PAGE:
For those who haven't seen it I wanted to share a great post from Peggy Orenstein on Paint the Town Pink and the general state of Pinkwashing.
I continued to be amazed by all of the support I have recieved from all of Rachel's friends and colleagues. It means more to me than you can imagine.
Tuesday, May 8, 2012
Tuesday, May 1, 2012
I don’t know where to start. Every day I get up and I'm lost. I don’t know what to do, how to act, where to go. Life has been intolerable since Rachel passed away from breast cancer on February 6, 2012 at age 41.
One thing I do know is that my hometown’s main street is lined with pink flags in celebration of Riverview Medical Center’s annual “Paint the Town Pink” campaign. PTTP is “a community-wide effort to raise awareness of the importance of annual mammography.” Their goals are “to encourage women in our community, aged 40 and older, to have their annual mammogram; to raise money to provide underserved women in our community; and to make a difference in the lives of women in our community.”
Riverview Medical Center is where Rachel died 84 days ago. Despite all the money raised for mammograms and awareness over the years by PTTP, Susan G. Komen, and all the other organizations, there was nothing Riverview Medical Center, or any other doctor or medical facility in the world, could do to help Rachel.
Last year, Rachel blogged about PTTP 2011. It was among her most insightful and popular posts. This year PTTP 2012 is back, “bigger and pinker than ever, with a gala reception, celebrity appearances, large-scale public events, and the centerpiece of the schedule: the mass “pinking” of homes all over this side of the Garden State Pinkway.”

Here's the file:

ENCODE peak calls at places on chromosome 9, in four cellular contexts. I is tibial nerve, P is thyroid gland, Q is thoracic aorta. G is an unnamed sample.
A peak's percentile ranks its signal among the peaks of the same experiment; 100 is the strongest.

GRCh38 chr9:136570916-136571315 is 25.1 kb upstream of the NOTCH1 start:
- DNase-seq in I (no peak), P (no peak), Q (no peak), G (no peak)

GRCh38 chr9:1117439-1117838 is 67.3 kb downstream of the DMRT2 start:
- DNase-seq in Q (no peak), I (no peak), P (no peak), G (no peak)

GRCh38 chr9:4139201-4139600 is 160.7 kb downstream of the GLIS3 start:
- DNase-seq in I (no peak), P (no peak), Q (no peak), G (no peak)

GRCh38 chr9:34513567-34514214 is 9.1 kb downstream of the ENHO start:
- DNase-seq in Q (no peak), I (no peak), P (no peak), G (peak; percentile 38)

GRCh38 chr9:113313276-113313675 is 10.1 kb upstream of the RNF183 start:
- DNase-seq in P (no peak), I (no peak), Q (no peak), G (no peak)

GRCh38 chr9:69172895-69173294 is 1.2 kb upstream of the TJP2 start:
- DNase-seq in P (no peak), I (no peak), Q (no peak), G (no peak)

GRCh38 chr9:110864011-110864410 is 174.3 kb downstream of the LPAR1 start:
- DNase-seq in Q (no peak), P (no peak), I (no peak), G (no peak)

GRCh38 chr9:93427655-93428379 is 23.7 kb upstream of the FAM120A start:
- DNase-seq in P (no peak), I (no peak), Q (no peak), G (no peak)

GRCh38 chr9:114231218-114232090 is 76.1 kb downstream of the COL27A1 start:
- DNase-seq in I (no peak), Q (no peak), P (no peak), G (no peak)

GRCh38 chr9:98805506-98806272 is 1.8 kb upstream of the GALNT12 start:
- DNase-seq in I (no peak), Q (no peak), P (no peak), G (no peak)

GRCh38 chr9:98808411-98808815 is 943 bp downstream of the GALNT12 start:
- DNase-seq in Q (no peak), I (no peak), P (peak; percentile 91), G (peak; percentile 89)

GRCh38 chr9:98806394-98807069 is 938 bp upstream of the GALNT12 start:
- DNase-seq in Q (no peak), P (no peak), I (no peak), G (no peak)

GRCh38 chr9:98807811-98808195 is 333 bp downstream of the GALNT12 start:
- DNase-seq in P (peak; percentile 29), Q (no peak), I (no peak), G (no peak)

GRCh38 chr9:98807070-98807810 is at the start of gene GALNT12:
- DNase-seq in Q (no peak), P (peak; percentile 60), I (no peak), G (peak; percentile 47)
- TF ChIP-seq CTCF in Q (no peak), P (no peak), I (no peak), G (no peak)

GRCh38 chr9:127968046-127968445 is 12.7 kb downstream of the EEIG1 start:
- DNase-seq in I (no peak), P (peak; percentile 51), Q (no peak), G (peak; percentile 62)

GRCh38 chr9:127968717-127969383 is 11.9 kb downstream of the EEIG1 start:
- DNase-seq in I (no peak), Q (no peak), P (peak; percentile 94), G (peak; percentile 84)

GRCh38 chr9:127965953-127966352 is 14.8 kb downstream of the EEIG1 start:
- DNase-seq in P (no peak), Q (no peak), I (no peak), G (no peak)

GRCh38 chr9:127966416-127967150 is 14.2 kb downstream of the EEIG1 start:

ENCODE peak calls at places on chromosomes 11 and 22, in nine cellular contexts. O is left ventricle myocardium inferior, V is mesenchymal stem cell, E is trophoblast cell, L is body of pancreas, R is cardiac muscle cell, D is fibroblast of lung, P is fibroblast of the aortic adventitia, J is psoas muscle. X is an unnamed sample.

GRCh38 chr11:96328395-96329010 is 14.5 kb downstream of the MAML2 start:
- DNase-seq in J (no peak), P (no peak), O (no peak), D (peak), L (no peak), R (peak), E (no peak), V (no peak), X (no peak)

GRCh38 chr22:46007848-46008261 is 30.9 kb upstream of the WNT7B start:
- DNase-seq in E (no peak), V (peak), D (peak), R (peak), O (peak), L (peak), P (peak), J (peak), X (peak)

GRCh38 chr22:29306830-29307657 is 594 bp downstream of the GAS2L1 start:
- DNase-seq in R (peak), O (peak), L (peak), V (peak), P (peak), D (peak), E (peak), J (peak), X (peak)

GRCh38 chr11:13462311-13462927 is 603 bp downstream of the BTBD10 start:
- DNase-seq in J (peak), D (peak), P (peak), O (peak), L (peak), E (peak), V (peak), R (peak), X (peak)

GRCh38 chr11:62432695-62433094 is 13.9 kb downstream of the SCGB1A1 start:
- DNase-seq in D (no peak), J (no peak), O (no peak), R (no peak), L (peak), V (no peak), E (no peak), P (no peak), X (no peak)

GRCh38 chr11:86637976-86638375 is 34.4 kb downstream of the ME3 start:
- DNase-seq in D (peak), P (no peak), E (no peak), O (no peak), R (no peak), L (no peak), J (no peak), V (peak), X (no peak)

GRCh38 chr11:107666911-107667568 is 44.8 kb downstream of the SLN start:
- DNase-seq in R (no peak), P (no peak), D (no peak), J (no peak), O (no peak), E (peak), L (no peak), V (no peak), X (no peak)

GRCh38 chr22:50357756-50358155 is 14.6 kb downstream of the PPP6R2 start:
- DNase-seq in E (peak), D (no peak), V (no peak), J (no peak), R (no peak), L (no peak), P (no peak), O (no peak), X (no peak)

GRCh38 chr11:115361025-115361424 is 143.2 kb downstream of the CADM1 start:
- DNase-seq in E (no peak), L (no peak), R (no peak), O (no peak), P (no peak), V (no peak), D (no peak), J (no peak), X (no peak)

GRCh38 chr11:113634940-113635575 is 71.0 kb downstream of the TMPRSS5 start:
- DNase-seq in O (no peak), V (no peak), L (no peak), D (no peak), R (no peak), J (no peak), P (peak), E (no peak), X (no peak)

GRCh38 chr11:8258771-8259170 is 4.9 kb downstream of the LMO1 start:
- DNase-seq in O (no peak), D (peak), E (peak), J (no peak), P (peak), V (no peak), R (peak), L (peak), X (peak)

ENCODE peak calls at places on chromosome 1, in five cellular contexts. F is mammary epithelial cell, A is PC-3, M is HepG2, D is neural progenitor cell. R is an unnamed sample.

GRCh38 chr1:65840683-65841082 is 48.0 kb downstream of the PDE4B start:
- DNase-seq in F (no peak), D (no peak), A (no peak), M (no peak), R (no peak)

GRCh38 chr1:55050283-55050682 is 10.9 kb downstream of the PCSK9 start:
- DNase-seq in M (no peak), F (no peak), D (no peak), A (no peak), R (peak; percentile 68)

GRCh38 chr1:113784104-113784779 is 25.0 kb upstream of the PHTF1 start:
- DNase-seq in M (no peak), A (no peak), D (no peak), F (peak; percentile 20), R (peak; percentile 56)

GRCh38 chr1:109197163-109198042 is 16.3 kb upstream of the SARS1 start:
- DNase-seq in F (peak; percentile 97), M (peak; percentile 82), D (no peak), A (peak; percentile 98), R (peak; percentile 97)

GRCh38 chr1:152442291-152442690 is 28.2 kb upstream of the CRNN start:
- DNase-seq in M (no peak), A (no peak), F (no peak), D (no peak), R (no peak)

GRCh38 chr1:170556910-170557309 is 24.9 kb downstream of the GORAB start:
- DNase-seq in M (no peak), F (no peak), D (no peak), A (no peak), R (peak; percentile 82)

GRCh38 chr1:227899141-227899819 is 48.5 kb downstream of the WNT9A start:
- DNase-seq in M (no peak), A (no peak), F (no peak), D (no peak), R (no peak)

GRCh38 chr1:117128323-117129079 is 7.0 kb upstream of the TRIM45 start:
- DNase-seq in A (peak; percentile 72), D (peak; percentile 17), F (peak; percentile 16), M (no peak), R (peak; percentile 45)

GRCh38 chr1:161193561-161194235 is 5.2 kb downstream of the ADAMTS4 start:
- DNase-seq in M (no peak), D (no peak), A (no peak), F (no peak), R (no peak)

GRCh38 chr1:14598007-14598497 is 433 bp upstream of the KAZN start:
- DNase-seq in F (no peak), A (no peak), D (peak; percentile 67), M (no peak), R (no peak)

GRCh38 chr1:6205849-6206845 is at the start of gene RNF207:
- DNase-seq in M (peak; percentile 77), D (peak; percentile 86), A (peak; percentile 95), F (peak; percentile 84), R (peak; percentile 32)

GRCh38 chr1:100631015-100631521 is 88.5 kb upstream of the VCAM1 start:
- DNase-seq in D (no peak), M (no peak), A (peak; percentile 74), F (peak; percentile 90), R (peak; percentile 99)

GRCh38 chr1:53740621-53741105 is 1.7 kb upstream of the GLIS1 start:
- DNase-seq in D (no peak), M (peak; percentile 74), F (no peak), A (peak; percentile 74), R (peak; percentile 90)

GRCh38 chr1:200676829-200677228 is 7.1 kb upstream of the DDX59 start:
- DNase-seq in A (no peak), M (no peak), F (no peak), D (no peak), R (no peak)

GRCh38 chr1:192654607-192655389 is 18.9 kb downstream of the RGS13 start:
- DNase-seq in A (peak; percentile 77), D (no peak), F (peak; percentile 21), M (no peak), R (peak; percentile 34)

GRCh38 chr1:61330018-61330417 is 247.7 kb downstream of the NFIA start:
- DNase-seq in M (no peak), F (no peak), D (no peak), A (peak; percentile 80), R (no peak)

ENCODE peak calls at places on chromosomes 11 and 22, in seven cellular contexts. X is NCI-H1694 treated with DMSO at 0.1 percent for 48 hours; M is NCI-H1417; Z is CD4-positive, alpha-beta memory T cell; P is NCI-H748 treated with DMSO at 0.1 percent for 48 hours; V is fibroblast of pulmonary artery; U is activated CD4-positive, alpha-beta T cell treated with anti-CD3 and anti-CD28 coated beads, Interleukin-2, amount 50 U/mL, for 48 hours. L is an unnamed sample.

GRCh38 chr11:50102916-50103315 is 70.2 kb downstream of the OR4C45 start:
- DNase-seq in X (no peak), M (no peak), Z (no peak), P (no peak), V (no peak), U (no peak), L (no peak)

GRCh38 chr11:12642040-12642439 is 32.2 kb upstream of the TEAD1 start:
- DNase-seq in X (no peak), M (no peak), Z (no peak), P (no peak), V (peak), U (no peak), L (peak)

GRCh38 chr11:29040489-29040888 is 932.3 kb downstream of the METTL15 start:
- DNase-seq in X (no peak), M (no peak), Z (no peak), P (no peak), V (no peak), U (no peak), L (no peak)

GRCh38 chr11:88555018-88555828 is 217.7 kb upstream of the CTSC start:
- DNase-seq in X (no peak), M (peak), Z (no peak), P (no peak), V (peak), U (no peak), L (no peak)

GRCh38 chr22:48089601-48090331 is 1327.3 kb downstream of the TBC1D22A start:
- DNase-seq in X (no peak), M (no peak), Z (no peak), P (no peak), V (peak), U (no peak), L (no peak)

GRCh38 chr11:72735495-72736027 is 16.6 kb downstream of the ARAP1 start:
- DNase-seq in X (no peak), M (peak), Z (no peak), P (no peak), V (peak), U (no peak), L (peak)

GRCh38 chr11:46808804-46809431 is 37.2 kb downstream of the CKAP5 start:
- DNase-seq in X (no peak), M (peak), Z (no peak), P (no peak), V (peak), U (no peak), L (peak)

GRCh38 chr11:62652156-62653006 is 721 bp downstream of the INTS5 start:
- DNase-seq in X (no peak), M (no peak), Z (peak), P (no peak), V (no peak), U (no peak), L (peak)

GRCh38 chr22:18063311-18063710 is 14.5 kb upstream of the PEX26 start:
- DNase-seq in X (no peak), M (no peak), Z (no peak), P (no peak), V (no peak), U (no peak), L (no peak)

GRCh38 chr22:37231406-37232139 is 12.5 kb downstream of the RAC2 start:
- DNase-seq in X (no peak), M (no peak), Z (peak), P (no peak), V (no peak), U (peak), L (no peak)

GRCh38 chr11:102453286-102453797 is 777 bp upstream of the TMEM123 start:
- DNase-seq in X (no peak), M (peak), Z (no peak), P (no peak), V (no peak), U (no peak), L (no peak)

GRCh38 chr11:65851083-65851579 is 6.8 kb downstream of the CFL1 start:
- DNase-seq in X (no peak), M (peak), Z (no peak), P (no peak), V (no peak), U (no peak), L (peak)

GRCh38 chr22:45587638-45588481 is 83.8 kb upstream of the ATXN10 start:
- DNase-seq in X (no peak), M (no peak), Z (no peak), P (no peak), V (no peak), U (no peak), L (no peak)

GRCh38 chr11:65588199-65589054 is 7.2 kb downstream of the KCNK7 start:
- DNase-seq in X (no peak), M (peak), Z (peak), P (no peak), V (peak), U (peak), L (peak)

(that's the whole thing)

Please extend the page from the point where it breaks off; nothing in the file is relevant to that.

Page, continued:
Are you kidding me? My neighbors are celebrating the disease that took my 41 year old wife and they're raising money for a hospital to provide awareness and tests that could do nothing to help her. They are mocking my loss in the process. Can anyone think of anything more evil?
The amount of time, energy and resources spent on PTTP and all the other breast cancer advocacy organizations is truly staggering. And I don’t begrudge those looking to celebrate their “survival” or the “survival” of their loved ones. In 2005 and 2006 Rachel and I "Made Strides" in Central Park for the American Cancer Society. Rachel wore a pink survivor t-shirt. We bought into the hype, and didn't look behind the facade because we didn't want to know what was there. Then everything changed when the cancer returned.
Most people touched by this disease are looking to do something, anything, to help. Believe me, we were those people once. However, in the absence of genuine leadership, people will listen to anyone who steps up to the microphone. PTTP is at the mic in my hometown all month. And they are making a lot of noise.
Unfortunately noise doesn't help prevent death from breast cancer. More mammograms don't lower mortality, awareness doesn't cure disease. Mammograms and awareness certainly don't help anybody dealing with advanced disease. Mammograms and awareness don't provide any comfort from my grief, and their pink flags mock me daily. This stuff is in my face every day, and now it has a gala reception and celebrity appearances.
What’s needed? As usual, Rachel was 100% correct - research, research, researsh. What can you do? Change the conversation. PTTP, Komen and all the others need to fund more research. Rachel's Blogging Community friends have been great supporters. Sarah Horton provides inspiration. Gayle Sulik provides leadership: They know what to do. Follow them.